Research ArticleAPPLIED SCIENCES AND ENGINEERING

Ultrafast chemical imaging by widefield photothermal sensing of infrared absorption

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Science Advances  19 Jul 2019:
Vol. 5, no. 7, eaav7127
DOI: 10.1126/sciadv.aav7127
  • Fig. 1 Schematic of WPS microscope.

    A nanosecond mid-IR laser (bottom right) was sent through an optical chopper and weakly focused on the sample. The IR beam was partially sampled with a CaF2 plate (P) and sent to an MCT detector. The probe was provided by a 450-nm LED, which was imaged to the back aperture of an imaging objective by a 4f lens system and a 50/50 beam splitter (BS). The sample-reflected light was collected by the same objective and sent to an image sensor with a tube lens. GM, gold mirror; OAPM, off-axis parabolic mirror; CMOS, complementary metal-oxide semiconductor.

  • Fig. 2 Camera-based photothermal imaging.

    (A) Block diagram. The MCT detector was used to capture the IR laser pulses to generate the master clock f at the repetition rate of the IR laser to trigger the function generator, which sent square wave triggers to the camera, chopper, and LED. The internal frequency divider of the camera was set to expose at f/8 frames/s. The chopper divided the trigger pulses by 16 to modulate the pump. A computer was used to control the camera and store the data. (B) Measured pulses of the IR (red), visible (blue), and camera exposure monitor (purple) with an oscilloscope. For the 20-kHz laser repetition rate and 2500-Hz camera frame rate, each frame contained eight probe pulses. (C) Zoom-in view of individual pump and probe pulses. The time scale for each grid is 100 μs in (B) and 500 ns in (C). (D) Image processing procedure to generate a photothermal image. Contrast was created by subtraction between hot and cold frames. Scale bars, 40 μm.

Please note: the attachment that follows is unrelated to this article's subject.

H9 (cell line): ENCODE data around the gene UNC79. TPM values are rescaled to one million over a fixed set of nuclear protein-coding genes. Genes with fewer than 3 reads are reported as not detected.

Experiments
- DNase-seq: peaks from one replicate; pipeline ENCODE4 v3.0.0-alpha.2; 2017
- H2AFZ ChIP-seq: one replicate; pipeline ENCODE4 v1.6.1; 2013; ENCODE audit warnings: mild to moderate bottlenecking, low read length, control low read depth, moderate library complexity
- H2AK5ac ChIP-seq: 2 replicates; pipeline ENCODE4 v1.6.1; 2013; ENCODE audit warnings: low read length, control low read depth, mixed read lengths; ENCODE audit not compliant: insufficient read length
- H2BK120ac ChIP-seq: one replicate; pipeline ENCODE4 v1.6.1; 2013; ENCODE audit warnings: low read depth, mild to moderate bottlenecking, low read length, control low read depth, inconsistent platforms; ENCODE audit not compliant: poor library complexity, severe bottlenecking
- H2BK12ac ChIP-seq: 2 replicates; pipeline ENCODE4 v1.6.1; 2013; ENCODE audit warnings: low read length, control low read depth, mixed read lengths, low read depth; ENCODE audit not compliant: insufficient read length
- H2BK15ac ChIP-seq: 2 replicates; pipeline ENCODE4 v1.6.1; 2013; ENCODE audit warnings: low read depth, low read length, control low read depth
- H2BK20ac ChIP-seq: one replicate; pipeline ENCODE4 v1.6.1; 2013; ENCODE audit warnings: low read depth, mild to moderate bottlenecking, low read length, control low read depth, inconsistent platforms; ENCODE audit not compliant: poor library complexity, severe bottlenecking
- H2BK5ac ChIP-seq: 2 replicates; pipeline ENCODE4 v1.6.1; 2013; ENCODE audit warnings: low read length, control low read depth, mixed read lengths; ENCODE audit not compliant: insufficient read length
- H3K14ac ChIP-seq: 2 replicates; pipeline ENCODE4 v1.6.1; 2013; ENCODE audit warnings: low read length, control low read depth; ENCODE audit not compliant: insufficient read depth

• Fig. 3 Time-resolved WPS imaging of PMMA film on silicon at the 1728 cm−1 C=O band.

    (A) WPS images of a 486-nm-thick PMMA film at different pump-probe delays. Scale bar, 40 μm. The probe width was 914 ns. Imaging speed: 2 Hz. Imaging contrast: cold-hot. Power at the sample: pump, 5.1 mW; probe, 1.6 mW. (B) Temporal profile of WPS signal (squares) and the exponential decay fitting result (curve). The decay constant was 1.1 μs. (C) Spectral profile of WPS signal (squares) and the reference FTIR spectrum of PMMA (curve).

  • Fig. 4 WPS imaging of etched pattern in PMMA film and microparticles.

    (A) Reflection image of the pattern, where the etched-off parts showed higher reflectivity. (B) WPS image of the same area. (C) First derivative of the intensity profile along the line shown in (B) as squares. a.u., arbitrary units. Gaussian fitting (red line) showed an FWHM of 0.51 μm. (D) Reflection image of 1 μm of PMMA particles. (E) WPS image of the same area with the pump at 1728 cm−1. (F) Off-resonance image showed no contrast. Scale bars, 10 μm.

  • Fig. 5 Ultrafast chemical mapping of nanoscale PMMA film by WPS microscope.

    (A to E) WPS images of 486-nm-thick PMMA film at speeds equivalent to 1250, 250, 50, 10, and 2.4 frames/s. (F) Measured SNR and power function fitting result (solid curve). Scale bar, 40 μm.

  • Fig. 6 WPS imaging of different chemical components in living cells.

    (A) Reflection image of a living SKOV3 human ovarian cancer cell cultured on a silicon wafer. (B to D) WPS images of the same field of view at 1744 cm−1 (lipid), 1656 cm−1 (protein), and 1808 cm−1 (off-resonance), respectively. Scale bars, 10 μm.

Supplementary Materials

  • Supplementary material for this article is available at http://advances.sciencemag.org/cgi/content/full/5/7/eaav7127/DC1

    Section S1. Simulation and experimental results for film samples

    Section S2. Estimation of maximum probe power saturating the camera sensor

    Fig. S1. Simulation and experimental results for film samples.

    Fig. S2. Widefield photothermal imaging of living cells at different depths.

    Movie S1. Movie clip showing the time-resolved imaging of the transient thermal process of a 486-nm-thick polymer film.

    Movie S2. Movie clip showing an ultrafast imaging speed of 1250 frames/s of a 486-nm-thick polymer film.

  • Supplementary Materials

    The PDF file includes:

    • Section S1. Simulation and experimental results for film samples
    • Section S2. Estimation of maximum probe power saturating the camera sensor
    • Fig. S1. Simulation and experimental results for film samples.
    • Fig. S2. Widefield photothermal imaging of living cells at different depths.

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    Other Supplementary Material for this manuscript includes the following:

    • Movie S1 (.avi format). Movie clip showing the time-resolved imaging of the transient thermal process of a 486-nm-thick polymer film.
    • Movie S2 (.avi format). Movie clip showing an ultrafast imaging speed of 1250 frames/s of a 486-nm-thick polymer film.

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